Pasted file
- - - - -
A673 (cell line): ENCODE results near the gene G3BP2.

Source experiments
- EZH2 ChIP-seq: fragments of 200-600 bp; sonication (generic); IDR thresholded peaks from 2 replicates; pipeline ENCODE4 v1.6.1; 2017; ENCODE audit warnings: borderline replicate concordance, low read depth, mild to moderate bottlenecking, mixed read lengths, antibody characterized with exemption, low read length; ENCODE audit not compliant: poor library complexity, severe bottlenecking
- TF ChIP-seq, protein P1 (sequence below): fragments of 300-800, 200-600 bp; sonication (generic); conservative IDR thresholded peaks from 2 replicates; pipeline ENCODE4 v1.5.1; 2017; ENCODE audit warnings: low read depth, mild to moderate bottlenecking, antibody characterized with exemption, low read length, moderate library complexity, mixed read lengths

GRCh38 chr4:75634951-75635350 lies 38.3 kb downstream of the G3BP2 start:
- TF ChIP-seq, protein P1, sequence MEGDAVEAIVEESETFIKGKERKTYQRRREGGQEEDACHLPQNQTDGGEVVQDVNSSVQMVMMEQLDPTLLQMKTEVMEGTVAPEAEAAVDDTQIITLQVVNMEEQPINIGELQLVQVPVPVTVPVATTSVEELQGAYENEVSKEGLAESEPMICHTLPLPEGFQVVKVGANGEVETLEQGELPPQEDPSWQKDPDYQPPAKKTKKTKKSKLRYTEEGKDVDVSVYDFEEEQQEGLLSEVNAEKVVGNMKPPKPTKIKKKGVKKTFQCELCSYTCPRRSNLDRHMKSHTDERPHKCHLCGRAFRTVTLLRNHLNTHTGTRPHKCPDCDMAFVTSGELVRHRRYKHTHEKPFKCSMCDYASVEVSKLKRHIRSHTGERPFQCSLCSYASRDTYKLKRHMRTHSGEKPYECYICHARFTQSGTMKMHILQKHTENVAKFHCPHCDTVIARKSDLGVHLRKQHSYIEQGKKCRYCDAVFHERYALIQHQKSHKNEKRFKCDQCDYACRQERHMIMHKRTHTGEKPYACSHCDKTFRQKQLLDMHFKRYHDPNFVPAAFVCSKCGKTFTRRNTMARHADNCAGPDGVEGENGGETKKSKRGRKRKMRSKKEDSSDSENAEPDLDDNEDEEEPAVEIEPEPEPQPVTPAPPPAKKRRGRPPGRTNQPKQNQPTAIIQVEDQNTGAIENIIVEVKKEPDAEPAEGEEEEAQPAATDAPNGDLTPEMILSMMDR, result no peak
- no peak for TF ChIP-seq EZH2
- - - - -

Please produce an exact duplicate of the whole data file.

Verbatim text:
A673 (cell line): ENCODE results near the gene G3BP2.

Source experiments
- EZH2 ChIP-seq: fragments of 200-600 bp; sonication (generic); IDR thresholded peaks from 2 replicates; pipeline ENCODE4 v1.6.1; 2017; ENCODE audit warnings: borderline replicate concordance, low read depth, mild to moderate bottlenecking, mixed read lengths, antibody characterized with exemption, low read length; ENCODE audit not compliant: poor library complexity, severe bottlenecking
- TF ChIP-seq, protein P1 (sequence below): fragments of 300-800, 200-600 bp; sonication (generic); conservative IDR thresholded peaks from 2 replicates; pipeline ENCODE4 v1.5.1; 2017; ENCODE audit warnings: low read depth, mild to moderate bottlenecking, antibody characterized with exemption, low read length, moderate library complexity, mixed read lengths

GRCh38 chr4:75634951-75635350 lies 38.3 kb downstream of the G3BP2 start:
- TF ChIP-seq, protein P1, sequence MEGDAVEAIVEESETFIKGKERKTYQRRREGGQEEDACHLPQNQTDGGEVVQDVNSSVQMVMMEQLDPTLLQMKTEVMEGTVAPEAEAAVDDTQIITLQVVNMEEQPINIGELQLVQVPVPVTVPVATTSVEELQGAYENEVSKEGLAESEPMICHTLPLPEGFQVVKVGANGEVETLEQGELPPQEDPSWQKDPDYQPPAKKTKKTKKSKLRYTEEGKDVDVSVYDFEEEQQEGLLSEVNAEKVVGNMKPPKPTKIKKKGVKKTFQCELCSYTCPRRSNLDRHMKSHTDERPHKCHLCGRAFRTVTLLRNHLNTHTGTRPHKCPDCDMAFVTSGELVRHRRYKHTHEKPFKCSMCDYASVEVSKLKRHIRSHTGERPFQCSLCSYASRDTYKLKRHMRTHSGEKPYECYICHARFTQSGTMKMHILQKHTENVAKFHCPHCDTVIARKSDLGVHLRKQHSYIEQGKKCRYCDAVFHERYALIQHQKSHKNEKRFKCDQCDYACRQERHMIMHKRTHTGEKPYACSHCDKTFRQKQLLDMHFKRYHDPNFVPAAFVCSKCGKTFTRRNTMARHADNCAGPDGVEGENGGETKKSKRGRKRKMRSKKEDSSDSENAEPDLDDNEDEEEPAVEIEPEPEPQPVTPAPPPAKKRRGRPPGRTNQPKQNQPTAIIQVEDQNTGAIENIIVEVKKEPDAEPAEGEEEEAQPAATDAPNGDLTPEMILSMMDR, result no peak
- no peak for TF ChIP-seq EZH2